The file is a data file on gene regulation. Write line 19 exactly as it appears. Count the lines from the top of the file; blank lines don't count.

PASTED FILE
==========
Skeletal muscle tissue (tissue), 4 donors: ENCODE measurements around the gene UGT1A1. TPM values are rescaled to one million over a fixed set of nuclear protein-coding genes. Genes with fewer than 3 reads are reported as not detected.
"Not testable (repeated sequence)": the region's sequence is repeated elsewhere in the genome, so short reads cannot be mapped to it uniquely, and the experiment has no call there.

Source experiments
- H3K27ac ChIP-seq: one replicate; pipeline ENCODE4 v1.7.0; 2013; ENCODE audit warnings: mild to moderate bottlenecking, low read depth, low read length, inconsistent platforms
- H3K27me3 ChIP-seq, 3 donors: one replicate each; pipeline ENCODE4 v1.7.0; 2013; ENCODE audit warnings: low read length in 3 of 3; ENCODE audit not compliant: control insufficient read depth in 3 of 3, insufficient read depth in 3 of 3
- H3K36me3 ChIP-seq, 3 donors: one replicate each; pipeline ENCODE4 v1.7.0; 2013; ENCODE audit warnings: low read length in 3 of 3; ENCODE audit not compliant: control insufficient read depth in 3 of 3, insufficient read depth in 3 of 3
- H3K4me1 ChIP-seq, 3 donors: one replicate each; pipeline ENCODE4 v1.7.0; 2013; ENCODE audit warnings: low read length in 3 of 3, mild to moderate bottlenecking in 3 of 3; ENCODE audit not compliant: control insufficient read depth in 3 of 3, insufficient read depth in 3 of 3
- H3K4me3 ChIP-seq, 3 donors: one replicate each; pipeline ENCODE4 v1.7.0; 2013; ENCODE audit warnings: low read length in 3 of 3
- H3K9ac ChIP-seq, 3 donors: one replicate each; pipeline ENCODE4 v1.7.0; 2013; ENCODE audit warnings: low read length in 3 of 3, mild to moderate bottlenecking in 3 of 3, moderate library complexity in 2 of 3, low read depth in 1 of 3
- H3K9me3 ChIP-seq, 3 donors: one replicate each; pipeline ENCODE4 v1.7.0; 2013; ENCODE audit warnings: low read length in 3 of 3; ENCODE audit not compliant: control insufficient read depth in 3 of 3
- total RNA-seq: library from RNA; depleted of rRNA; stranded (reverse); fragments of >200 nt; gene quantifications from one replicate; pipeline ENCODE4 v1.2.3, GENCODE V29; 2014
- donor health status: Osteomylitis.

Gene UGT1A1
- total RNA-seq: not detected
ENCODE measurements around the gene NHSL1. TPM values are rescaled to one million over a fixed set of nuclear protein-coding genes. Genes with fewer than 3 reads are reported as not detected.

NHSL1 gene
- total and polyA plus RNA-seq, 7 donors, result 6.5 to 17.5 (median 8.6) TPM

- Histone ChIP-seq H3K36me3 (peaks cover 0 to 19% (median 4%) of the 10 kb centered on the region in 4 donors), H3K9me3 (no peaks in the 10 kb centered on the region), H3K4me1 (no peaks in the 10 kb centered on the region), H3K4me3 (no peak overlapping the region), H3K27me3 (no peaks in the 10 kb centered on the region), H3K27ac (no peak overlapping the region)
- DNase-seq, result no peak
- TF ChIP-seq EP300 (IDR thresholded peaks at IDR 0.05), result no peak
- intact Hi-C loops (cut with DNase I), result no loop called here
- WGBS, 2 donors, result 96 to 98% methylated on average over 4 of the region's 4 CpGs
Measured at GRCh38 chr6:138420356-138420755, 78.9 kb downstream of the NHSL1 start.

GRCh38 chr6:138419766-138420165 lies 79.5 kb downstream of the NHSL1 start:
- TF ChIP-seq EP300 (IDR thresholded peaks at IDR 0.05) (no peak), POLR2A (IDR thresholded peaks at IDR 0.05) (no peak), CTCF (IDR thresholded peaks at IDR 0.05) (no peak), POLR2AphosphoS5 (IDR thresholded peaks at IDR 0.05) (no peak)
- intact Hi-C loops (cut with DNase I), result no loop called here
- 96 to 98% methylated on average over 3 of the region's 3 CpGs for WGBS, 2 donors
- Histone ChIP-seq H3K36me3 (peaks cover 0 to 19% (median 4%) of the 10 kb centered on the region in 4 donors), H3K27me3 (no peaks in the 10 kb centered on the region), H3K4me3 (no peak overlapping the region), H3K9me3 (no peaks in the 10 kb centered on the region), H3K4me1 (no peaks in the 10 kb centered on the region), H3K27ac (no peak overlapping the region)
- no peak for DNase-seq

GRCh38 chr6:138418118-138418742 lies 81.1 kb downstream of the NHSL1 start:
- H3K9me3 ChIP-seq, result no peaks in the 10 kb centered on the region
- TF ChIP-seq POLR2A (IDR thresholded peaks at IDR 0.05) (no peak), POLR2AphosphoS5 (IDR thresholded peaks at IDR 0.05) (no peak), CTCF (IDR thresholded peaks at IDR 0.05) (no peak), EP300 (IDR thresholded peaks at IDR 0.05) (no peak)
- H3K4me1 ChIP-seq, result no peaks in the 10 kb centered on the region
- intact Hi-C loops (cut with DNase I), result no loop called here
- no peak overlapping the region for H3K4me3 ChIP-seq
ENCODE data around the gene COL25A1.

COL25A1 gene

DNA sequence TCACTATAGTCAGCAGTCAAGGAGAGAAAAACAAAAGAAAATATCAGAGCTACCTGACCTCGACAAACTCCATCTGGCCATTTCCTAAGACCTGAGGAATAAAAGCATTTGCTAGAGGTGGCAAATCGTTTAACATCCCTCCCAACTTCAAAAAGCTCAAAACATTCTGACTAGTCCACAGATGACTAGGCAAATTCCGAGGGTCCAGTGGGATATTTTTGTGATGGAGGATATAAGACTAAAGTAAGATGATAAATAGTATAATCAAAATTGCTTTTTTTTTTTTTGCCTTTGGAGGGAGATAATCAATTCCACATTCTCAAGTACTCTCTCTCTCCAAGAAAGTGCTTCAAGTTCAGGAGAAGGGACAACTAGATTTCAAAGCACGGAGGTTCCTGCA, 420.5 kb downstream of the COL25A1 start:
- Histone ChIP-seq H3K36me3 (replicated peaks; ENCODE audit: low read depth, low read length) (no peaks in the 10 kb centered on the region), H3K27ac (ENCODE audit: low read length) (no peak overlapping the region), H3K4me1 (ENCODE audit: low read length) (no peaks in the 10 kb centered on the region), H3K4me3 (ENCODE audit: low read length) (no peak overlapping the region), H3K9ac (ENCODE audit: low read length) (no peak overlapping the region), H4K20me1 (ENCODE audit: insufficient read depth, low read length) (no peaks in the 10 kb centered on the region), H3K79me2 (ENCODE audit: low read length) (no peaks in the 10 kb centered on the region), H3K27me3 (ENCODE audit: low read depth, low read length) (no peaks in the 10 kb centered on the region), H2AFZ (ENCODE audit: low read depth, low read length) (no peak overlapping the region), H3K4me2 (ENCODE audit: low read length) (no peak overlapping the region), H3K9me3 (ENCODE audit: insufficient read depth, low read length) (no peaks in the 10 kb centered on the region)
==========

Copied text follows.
- DNase-seq, result no peak